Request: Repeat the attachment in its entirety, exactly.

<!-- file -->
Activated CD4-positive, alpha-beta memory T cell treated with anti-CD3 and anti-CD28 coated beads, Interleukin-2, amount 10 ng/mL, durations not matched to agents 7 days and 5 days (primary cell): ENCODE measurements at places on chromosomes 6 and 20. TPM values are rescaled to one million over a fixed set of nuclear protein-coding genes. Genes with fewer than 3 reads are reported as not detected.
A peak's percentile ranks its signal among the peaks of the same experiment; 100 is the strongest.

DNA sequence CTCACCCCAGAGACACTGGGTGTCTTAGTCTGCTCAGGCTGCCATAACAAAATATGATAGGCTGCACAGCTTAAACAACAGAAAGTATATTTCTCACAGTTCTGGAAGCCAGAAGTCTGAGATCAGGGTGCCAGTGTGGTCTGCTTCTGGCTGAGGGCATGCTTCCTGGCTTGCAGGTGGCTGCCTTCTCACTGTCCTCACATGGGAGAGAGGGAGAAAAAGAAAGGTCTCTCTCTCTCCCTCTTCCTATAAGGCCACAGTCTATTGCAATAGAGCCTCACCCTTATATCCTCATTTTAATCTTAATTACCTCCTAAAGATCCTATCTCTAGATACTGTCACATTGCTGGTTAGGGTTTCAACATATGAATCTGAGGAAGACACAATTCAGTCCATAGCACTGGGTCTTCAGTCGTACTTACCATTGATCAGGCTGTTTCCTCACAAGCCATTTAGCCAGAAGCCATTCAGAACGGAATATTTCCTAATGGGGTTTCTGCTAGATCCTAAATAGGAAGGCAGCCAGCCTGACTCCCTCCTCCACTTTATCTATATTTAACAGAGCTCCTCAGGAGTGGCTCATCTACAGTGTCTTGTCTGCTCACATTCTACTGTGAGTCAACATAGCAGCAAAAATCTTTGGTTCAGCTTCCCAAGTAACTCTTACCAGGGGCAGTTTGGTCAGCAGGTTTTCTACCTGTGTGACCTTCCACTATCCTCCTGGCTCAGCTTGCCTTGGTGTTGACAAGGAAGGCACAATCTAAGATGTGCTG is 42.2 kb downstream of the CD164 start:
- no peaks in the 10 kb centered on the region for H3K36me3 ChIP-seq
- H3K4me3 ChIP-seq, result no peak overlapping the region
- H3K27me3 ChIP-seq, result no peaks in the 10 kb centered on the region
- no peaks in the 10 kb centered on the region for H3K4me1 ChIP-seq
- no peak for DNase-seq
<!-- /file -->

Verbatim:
Activated CD4-positive, alpha-beta memory T cell treated with anti-CD3 and anti-CD28 coated beads, Interleukin-2, amount 10 ng/mL, durations not matched to agents 7 days and 5 days (primary cell): ENCODE measurements at places on chromosomes 6 and 20. TPM values are rescaled to one million over a fixed set of nuclear protein-coding genes. Genes with fewer than 3 reads are reported as not detected.
A peak's percentile ranks its signal among the peaks of the same experiment; 100 is the strongest.

DNA sequence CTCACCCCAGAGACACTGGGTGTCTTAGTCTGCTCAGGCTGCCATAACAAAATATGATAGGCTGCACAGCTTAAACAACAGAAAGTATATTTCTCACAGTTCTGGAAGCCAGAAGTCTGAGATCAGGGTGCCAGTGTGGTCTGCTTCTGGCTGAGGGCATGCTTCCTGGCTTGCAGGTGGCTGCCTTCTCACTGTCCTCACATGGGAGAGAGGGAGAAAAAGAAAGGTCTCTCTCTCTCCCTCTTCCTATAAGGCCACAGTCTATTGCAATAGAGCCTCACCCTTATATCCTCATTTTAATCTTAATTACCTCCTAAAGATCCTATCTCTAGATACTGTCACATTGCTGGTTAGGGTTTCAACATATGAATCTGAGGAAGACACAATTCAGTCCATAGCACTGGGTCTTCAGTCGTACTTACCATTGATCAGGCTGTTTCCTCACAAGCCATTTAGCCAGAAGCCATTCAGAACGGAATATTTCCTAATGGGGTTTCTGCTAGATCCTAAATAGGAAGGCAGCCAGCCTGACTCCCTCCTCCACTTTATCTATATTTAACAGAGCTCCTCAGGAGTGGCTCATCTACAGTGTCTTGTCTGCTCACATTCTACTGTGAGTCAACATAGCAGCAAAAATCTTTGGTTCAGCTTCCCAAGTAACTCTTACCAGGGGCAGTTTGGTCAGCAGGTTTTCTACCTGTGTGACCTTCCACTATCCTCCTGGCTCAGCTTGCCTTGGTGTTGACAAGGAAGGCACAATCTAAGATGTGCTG is 42.2 kb downstream of the CD164 start:
- no peaks in the 10 kb centered on the region for H3K36me3 ChIP-seq
- H3K4me3 ChIP-seq, result no peak overlapping the region
- H3K27me3 ChIP-seq, result no peaks in the 10 kb centered on the region
- no peaks in the 10 kb centered on the region for H3K4me1 ChIP-seq
- no peak for DNase-seq